3. The Phantom Tollbooth by Norton Juster. I had never read this before, so it was a new experience for both of us. Will liked it, but he quickly forgot about it after we finished. It stuck with me way longer, of course, and I can see why it is considered such a classic. I think of it as a head-book, though, full of big thoughts and ideas to ponder, and I will always choose a heart-book over a head-book.
The Indian in the Cupboard by Lynne Reid Banks. This was try number two for this book this year--we started it last year and didn't finish. It didn't seem to hook Will, and I was a bit uncomfortable with the depiction of the Indian in this book that was written before the age of political correctness. But Will wanted to read it it this year, and it was amazing the difference a year made. He was the perfect age this time to understand the dynamics between the boy and his best friend at school, in this story. And I thought, on this second read, that the Indian character, was shown as a heart-felt human being, at least, in spite of how the way he talked and thought sometimes made me cringe.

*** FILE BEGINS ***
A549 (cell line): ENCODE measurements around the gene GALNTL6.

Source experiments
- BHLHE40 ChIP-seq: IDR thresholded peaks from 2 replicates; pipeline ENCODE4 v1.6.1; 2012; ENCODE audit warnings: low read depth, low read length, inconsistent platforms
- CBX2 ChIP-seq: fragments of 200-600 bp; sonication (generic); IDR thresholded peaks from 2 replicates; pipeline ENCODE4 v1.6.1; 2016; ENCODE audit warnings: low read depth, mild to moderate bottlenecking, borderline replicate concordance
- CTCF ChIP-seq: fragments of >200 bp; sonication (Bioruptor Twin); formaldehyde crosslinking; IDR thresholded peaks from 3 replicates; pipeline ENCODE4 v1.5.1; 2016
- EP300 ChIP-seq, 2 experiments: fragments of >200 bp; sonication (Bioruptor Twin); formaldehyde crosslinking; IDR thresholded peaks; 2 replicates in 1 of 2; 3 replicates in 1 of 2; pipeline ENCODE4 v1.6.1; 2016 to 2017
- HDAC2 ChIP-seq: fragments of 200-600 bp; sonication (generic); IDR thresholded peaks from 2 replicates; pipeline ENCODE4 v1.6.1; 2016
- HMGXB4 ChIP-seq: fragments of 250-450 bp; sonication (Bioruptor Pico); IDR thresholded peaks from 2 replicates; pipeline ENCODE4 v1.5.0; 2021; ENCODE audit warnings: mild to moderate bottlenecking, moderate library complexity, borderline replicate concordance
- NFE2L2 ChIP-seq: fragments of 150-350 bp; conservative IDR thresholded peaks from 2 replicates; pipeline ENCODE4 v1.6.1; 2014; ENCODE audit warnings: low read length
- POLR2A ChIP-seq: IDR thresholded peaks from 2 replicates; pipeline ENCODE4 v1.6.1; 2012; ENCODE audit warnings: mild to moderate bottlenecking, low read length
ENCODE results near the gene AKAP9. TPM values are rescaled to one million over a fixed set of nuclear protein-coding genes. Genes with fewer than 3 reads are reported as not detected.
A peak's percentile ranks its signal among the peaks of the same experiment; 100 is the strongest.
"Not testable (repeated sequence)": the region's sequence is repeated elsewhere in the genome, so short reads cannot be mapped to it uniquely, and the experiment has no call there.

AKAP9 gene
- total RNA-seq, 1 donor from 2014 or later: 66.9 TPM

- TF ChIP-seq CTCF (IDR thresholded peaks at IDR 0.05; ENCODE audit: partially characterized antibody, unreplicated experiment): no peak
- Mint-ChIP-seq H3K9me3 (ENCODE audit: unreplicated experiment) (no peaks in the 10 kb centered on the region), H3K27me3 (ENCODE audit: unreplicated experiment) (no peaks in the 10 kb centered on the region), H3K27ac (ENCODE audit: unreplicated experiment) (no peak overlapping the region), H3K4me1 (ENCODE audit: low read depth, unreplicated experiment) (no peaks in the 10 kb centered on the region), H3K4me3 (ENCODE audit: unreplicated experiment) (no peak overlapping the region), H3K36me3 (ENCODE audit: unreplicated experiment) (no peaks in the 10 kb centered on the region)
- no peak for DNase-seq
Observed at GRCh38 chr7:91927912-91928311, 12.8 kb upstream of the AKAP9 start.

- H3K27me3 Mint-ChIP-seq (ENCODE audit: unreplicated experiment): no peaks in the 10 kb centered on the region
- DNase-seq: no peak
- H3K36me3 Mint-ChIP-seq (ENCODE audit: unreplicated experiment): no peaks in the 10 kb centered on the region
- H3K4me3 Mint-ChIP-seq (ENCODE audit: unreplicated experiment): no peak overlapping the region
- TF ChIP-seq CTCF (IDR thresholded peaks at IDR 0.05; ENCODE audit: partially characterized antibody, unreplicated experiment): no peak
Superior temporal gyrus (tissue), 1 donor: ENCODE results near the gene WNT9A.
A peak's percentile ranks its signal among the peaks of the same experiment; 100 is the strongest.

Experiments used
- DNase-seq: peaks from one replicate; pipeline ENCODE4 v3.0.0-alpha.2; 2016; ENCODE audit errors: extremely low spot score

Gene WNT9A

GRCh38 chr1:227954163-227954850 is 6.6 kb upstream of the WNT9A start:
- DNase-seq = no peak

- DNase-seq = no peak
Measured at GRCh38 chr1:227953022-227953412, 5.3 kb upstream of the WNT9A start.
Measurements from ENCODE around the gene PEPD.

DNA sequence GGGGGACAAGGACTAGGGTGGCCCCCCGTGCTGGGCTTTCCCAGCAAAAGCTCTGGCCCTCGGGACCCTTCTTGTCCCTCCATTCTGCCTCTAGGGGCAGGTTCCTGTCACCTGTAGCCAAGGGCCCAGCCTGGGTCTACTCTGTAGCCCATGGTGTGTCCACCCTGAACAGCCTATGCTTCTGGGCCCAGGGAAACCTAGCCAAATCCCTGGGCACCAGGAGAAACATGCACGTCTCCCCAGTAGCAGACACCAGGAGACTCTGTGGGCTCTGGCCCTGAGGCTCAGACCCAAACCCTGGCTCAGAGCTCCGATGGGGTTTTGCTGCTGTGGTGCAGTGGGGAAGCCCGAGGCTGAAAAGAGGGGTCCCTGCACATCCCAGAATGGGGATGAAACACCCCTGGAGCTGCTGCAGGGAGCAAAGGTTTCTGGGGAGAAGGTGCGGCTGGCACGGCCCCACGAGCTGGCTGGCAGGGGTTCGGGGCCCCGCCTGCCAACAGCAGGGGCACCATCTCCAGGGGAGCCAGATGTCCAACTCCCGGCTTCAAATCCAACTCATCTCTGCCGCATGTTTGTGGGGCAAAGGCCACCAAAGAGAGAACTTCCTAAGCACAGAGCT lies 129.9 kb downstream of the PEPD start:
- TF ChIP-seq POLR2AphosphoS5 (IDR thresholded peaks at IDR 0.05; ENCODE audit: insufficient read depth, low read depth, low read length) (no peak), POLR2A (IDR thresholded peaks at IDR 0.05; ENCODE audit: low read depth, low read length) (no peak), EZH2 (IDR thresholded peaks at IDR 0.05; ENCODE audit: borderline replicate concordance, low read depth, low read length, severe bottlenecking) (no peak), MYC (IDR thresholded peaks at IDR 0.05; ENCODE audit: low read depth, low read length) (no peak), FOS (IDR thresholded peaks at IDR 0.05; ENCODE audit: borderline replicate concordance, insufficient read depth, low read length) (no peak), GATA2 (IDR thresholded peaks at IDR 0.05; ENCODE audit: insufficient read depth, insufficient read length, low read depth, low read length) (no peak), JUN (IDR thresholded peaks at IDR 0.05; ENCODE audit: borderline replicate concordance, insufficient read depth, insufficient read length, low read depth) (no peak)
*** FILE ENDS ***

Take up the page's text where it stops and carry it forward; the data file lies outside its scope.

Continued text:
5. Odd and the Frost Giants by Neil Gaiman. Will liked this one, and it was a quick read that delves into Norse mythology. The young boy hangs out with Thor, Odin, and Loki, who have all been turned into animals, and must go on an adventure to get them changed back. Still, I think I was expecting a bit more because I have such high expectations of Gaiman and this was such a quiet story. We had a go at The Graveyard Book, but it was quickly clear that it was too scary for Will, and he felt the same way about Coraline.
Dinosaurs Before Dark (The Magic Treehouse #1) by Mary Pope Osborne. We read these on my iPad, and they are brilliant. The series (and there are more than 50 books in this series) is about a brother and sister who discover an abandoned treehouse in the woods. The walls of the treehouse are lined with non-fiction books about history and places, and when they open a book to a certain place and wish they could go to that place and time, they are magically transported there. They always run into a bit of trouble, but it is easily solved. Will loves these and is always up for reading them. They are perfect for a seven-year-old, and they are educational and fun. We've read the first seven of them. Big thumbs up.
7. Disney After Dark (Kingdom Keepers #1) by Ridley Pearson.